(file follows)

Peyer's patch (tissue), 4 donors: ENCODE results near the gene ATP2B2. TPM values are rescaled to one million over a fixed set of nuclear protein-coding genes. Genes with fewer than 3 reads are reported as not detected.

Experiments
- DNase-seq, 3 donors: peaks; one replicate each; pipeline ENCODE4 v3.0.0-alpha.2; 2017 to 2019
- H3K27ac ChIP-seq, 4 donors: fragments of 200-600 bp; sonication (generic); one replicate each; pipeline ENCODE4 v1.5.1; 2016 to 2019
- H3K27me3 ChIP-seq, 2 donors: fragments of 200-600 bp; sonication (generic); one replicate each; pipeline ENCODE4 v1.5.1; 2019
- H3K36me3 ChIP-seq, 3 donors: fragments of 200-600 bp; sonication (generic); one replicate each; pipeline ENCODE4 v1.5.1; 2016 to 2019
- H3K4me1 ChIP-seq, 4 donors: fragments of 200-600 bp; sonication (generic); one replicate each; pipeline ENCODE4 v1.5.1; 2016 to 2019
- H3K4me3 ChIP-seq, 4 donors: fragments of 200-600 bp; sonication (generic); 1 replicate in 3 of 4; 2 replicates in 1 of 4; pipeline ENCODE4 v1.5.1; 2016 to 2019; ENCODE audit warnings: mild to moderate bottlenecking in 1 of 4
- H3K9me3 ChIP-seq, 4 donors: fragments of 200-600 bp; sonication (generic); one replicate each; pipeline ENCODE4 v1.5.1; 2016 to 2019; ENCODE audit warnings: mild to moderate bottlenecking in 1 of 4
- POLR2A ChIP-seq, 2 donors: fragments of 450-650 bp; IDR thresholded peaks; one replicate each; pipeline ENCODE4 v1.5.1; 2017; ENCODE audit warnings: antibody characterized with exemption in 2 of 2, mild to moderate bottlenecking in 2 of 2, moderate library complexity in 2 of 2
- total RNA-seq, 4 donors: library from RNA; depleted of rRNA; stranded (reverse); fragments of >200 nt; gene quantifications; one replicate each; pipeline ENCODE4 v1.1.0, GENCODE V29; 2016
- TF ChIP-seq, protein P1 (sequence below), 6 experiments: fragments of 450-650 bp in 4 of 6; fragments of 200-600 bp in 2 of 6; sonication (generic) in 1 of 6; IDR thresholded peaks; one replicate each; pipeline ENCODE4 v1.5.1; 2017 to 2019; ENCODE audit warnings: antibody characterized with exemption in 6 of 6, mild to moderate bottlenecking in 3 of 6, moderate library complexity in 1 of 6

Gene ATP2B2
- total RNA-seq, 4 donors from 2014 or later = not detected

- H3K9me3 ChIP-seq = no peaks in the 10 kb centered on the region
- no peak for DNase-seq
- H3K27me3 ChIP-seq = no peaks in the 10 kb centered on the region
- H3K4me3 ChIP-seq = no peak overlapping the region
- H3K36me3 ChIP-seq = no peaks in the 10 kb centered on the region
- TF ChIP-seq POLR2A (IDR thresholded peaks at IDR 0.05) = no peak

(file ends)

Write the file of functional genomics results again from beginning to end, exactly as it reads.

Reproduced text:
Peyer's patch (tissue), 4 donors: ENCODE results near the gene ATP2B2. TPM values are rescaled to one million over a fixed set of nuclear protein-coding genes. Genes with fewer than 3 reads are reported as not detected.

Experiments
- DNase-seq, 3 donors: peaks; one replicate each; pipeline ENCODE4 v3.0.0-alpha.2; 2017 to 2019
- H3K27ac ChIP-seq, 4 donors: fragments of 200-600 bp; sonication (generic); one replicate each; pipeline ENCODE4 v1.5.1; 2016 to 2019
- H3K27me3 ChIP-seq, 2 donors: fragments of 200-600 bp; sonication (generic); one replicate each; pipeline ENCODE4 v1.5.1; 2019
- H3K36me3 ChIP-seq, 3 donors: fragments of 200-600 bp; sonication (generic); one replicate each; pipeline ENCODE4 v1.5.1; 2016 to 2019
- H3K4me1 ChIP-seq, 4 donors: fragments of 200-600 bp; sonication (generic); one replicate each; pipeline ENCODE4 v1.5.1; 2016 to 2019
- H3K4me3 ChIP-seq, 4 donors: fragments of 200-600 bp; sonication (generic); 1 replicate in 3 of 4; 2 replicates in 1 of 4; pipeline ENCODE4 v1.5.1; 2016 to 2019; ENCODE audit warnings: mild to moderate bottlenecking in 1 of 4
- H3K9me3 ChIP-seq, 4 donors: fragments of 200-600 bp; sonication (generic); one replicate each; pipeline ENCODE4 v1.5.1; 2016 to 2019; ENCODE audit warnings: mild to moderate bottlenecking in 1 of 4
- POLR2A ChIP-seq, 2 donors: fragments of 450-650 bp; IDR thresholded peaks; one replicate each; pipeline ENCODE4 v1.5.1; 2017; ENCODE audit warnings: antibody characterized with exemption in 2 of 2, mild to moderate bottlenecking in 2 of 2, moderate library complexity in 2 of 2
- total RNA-seq, 4 donors: library from RNA; depleted of rRNA; stranded (reverse); fragments of >200 nt; gene quantifications; one replicate each; pipeline ENCODE4 v1.1.0, GENCODE V29; 2016
- TF ChIP-seq, protein P1 (sequence below), 6 experiments: fragments of 450-650 bp in 4 of 6; fragments of 200-600 bp in 2 of 6; sonication (generic) in 1 of 6; IDR thresholded peaks; one replicate each; pipeline ENCODE4 v1.5.1; 2017 to 2019; ENCODE audit warnings: antibody characterized with exemption in 6 of 6, mild to moderate bottlenecking in 3 of 6, moderate library complexity in 1 of 6

Gene ATP2B2
- total RNA-seq, 4 donors from 2014 or later = not detected

- H3K9me3 ChIP-seq = no peaks in the 10 kb centered on the region
- no peak for DNase-seq
- H3K27me3 ChIP-seq = no peaks in the 10 kb centered on the region
- H3K4me3 ChIP-seq = no peak overlapping the region
- H3K36me3 ChIP-seq = no peaks in the 10 kb centered on the region
- TF ChIP-seq POLR2A (IDR thresholded peaks at IDR 0.05) = no peak